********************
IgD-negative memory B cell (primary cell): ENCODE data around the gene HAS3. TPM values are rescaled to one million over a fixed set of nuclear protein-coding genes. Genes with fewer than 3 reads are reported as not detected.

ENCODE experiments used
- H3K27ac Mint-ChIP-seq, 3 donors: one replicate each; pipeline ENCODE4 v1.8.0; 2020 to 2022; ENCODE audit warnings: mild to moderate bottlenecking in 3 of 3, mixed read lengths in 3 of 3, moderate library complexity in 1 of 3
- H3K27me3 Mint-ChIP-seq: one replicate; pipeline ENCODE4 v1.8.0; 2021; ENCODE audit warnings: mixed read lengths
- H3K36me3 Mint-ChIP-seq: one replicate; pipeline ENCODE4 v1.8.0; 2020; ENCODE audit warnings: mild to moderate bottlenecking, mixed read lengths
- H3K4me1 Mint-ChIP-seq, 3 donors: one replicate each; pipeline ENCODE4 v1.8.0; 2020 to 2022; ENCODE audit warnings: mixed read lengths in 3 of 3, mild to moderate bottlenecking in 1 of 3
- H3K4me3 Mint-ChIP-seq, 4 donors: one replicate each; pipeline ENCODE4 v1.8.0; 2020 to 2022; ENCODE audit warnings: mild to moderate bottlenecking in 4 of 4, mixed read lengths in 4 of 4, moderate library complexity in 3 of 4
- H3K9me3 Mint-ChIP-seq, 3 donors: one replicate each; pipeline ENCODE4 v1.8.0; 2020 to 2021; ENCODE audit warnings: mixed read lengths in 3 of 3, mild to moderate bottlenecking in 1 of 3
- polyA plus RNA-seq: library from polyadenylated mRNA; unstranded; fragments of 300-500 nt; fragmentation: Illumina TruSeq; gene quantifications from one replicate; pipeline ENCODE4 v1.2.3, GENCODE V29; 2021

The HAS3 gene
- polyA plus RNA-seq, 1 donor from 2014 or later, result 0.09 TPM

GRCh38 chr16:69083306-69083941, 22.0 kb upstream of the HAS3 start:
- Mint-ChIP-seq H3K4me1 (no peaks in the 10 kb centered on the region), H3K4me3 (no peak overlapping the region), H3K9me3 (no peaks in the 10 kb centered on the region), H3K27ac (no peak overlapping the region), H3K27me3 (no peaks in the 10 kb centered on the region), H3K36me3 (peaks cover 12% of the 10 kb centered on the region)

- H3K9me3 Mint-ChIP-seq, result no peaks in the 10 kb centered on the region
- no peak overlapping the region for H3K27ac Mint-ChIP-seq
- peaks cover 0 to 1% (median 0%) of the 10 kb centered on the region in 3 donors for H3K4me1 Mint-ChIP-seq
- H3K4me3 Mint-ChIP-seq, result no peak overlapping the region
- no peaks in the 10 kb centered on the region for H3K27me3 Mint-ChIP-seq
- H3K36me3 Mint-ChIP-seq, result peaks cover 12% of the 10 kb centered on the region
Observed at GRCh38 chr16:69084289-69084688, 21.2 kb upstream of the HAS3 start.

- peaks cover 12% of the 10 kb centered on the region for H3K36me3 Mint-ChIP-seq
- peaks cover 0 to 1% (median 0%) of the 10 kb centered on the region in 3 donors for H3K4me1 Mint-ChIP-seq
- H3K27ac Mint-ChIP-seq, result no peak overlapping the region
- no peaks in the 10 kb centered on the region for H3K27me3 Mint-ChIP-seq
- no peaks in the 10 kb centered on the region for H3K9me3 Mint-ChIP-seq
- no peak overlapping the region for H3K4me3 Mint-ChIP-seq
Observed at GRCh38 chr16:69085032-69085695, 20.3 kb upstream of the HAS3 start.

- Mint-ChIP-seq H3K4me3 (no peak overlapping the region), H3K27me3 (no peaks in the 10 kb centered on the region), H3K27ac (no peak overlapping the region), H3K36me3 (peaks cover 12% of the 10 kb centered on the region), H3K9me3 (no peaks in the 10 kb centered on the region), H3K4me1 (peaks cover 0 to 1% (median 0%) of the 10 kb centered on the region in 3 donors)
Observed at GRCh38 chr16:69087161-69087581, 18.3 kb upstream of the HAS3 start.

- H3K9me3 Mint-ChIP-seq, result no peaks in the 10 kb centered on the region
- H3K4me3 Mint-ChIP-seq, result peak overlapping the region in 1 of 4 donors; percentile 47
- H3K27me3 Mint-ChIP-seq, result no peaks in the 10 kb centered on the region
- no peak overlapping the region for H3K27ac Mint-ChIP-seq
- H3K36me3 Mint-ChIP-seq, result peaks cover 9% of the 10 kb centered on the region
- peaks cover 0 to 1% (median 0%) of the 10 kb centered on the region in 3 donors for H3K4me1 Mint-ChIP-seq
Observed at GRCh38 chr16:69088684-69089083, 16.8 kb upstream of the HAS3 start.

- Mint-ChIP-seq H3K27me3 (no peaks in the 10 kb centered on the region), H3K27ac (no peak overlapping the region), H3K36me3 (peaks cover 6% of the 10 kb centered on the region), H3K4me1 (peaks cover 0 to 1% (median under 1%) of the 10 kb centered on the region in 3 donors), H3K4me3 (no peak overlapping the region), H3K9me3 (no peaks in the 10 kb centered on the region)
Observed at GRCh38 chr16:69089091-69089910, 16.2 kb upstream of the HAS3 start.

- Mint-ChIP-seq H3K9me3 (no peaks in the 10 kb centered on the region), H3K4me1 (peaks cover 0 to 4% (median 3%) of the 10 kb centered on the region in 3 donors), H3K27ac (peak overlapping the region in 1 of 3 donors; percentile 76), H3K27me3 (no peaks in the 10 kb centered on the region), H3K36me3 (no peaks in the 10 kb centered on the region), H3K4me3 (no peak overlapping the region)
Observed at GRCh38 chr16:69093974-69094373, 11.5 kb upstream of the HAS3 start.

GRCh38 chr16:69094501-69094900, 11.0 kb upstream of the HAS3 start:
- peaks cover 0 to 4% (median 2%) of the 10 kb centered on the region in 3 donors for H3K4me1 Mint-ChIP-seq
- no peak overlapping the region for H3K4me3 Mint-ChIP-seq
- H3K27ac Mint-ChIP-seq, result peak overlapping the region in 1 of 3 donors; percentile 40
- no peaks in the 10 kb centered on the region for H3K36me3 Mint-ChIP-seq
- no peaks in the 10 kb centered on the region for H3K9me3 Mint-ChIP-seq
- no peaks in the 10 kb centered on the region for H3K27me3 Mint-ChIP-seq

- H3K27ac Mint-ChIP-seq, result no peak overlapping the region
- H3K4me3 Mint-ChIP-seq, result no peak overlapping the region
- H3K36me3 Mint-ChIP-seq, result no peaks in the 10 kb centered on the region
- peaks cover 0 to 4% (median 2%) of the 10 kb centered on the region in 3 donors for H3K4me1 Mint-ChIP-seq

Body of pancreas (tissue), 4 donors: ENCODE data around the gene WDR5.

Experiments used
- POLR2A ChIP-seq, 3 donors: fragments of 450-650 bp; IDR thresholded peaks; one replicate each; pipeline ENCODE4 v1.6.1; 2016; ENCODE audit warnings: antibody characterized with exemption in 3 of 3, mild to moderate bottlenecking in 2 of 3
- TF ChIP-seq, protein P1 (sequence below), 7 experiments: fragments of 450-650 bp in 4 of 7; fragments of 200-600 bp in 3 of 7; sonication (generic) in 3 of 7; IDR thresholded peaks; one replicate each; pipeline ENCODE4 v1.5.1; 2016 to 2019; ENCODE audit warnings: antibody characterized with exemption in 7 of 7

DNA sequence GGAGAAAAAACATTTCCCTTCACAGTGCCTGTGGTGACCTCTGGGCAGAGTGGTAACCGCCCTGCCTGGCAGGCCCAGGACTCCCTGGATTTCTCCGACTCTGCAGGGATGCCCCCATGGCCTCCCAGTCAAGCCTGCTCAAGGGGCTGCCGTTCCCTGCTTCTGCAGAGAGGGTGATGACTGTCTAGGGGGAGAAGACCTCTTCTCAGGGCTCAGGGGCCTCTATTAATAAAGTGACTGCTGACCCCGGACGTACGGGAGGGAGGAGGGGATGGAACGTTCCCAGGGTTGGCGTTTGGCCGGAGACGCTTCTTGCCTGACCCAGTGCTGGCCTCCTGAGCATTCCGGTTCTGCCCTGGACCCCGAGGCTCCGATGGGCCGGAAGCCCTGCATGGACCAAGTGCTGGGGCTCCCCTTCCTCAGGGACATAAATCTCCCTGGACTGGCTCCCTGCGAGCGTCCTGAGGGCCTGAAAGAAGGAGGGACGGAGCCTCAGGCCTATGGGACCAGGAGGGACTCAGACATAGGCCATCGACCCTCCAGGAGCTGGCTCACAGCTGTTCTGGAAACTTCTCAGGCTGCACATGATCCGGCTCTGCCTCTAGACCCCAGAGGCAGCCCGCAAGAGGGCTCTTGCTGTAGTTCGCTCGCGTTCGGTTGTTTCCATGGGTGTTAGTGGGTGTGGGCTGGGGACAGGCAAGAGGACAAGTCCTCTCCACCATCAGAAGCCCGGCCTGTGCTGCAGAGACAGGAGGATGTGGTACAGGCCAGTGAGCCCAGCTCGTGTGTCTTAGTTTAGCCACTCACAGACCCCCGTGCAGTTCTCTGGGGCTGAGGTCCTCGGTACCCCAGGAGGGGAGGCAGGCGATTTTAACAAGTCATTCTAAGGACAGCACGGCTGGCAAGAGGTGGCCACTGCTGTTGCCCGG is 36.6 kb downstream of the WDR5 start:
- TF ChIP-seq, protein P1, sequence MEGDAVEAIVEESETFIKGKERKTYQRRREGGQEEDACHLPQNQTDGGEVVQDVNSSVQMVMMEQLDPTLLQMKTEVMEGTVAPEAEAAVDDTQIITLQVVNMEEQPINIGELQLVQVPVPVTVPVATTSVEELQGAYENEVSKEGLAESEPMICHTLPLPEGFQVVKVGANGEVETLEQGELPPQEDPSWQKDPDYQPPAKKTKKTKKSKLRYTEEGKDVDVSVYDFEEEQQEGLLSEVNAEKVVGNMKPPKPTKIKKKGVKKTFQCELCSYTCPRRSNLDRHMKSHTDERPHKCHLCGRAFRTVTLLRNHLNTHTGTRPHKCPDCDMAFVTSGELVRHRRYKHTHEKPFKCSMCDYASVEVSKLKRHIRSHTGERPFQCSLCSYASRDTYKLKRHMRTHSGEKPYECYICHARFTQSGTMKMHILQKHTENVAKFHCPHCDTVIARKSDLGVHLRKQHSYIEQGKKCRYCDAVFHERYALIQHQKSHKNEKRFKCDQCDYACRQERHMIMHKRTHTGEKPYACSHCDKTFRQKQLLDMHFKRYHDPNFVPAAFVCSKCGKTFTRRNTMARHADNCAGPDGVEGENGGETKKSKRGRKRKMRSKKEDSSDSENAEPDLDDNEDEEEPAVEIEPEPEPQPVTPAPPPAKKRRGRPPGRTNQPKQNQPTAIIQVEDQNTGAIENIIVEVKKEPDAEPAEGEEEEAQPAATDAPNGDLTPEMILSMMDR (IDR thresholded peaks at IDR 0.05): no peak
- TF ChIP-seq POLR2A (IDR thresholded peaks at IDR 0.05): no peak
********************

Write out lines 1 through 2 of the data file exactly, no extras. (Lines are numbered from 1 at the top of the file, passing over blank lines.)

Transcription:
IgD-negative memory B cell (primary cell): ENCODE data around the gene HAS3. TPM values are rescaled to one million over a fixed set of nuclear protein-coding genes. Genes with fewer than 3 reads are reported as not detected.

ENCODE experiments used